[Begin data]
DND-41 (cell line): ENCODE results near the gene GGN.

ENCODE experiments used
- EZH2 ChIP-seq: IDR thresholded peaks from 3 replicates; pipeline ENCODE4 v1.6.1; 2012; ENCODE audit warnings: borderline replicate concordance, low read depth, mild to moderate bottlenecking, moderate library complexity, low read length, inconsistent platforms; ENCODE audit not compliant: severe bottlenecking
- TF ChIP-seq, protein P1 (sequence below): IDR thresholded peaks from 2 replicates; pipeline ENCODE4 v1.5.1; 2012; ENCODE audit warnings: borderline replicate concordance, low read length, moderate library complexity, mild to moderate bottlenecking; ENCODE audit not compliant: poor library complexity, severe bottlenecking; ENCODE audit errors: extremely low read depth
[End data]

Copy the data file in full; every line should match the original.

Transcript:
DND-41 (cell line): ENCODE results near the gene GGN.

ENCODE experiments used
- EZH2 ChIP-seq: IDR thresholded peaks from 3 replicates; pipeline ENCODE4 v1.6.1; 2012; ENCODE audit warnings: borderline replicate concordance, low read depth, mild to moderate bottlenecking, moderate library complexity, low read length, inconsistent platforms; ENCODE audit not compliant: severe bottlenecking
- TF ChIP-seq, protein P1 (sequence below): IDR thresholded peaks from 2 replicates; pipeline ENCODE4 v1.5.1; 2012; ENCODE audit warnings: borderline replicate concordance, low read length, moderate library complexity, mild to moderate bottlenecking; ENCODE audit not compliant: poor library complexity, severe bottlenecking; ENCODE audit errors: extremely low read depth